George R. R. Martin’s undeniably ambitious saga begins with A Game of Thrones, in which the fictional land of Westeros and its difficult and dangerous politics is introduced. Beginning at the end of a multiple-year ‘Summer’, the saga charts the stories of a number of characters; all of whom, it emerges, have claims to the Iron Throne.
I’m currently only on Book Two, A Clash of Kings, but so far I’m jealous. Martin’s books are immensely long, and immensely detailed. At the end of Book One I was so engaged I had to keep reading, and now I’m reading on I’m amazed at the ease with which Martin introduces new characters. And here lies my envy: every character is complex. There are no real stereotypes, and everyone changes their mind or experiences a genuine conflict of interests at some point. This really keeps a reader on their toes. That and Martin’s lack of fear when it comes to killing off his darlings: there are points at which you know where this book should go – if only it were another book. With A Song of Ice and Fire, you can never be sure what will happen…
4. House of Leaves, Mark Z. Danielewski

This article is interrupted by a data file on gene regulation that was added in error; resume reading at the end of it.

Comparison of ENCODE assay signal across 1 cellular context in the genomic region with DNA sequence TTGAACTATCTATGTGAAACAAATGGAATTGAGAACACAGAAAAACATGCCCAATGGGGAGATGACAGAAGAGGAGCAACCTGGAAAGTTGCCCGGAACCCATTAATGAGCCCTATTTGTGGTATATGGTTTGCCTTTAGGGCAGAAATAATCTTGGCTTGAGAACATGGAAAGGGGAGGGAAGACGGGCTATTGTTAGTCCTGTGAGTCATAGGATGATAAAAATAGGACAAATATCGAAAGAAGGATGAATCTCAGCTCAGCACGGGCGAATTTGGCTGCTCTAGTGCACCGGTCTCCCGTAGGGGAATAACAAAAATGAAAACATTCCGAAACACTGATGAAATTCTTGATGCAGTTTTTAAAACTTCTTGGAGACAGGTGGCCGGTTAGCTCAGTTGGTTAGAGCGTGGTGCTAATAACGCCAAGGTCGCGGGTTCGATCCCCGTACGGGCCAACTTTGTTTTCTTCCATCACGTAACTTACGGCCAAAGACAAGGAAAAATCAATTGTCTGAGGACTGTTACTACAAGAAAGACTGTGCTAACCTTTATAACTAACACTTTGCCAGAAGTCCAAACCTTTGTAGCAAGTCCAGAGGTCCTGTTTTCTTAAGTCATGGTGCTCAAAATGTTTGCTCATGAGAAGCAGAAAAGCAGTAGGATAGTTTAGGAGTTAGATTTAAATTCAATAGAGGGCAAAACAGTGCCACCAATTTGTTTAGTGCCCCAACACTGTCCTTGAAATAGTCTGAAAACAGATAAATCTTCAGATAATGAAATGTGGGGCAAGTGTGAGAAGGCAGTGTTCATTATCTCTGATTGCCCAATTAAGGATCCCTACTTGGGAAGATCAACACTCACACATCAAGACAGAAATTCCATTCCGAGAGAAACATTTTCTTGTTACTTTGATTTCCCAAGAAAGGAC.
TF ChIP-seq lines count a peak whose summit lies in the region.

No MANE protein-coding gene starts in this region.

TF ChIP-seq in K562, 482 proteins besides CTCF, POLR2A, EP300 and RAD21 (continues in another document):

“This is not for you.”
Danielewski’s House of Leaves is a beautiful, ambitious hypertext that teaches you what ‘hypertext’ really means. A potentially fictional, tortured protagonist uncovers and reassembles the work of a potentially fictional blind man, who is reviewing a film that cannot be found created by a filmaker who seems not to exist. The book covers the lives of all three main characters, looping and twisting through their lives while all the time exposing the real protagonist, the House. It is the setting of the film, the academic focus of the essay, and it too may not even be real.
This book is filled with metaphor, clues, and contradictions to keep you on your toes and occasionally scare you half to death. I loved it. It can be read in a number of ways, it’s visually appealing, and it is guaranteed to get you thinking. I only wish I had the brain power to contemplate writing something of this scale.
5. Rapture, Carol Ann Duffy
Rapture is a collection of love poems charting an affair from the first brilliant shock of attraction to the final resignation and complacency that comes with time. As ever, Duffy’s writing is bright, vivid and unique, and the poems range from odes of love to short and snappy declarations that stick in your mind. A particular favourite of mine is Syntax, and I really could read it aloud again and again.
The reason I wish I had written it: Duffy manages to capture these fleeting moments in a manner that makes them almost understandable. Whenever I write poetry I want to do the same; to make something undefinable real for just the length of that page. It’s a real skill, and I firmly believe there’s beauty to her writing.
So, that’s enough of me waxing lyrical!
What are your top five? Which books do you just wish you’d written?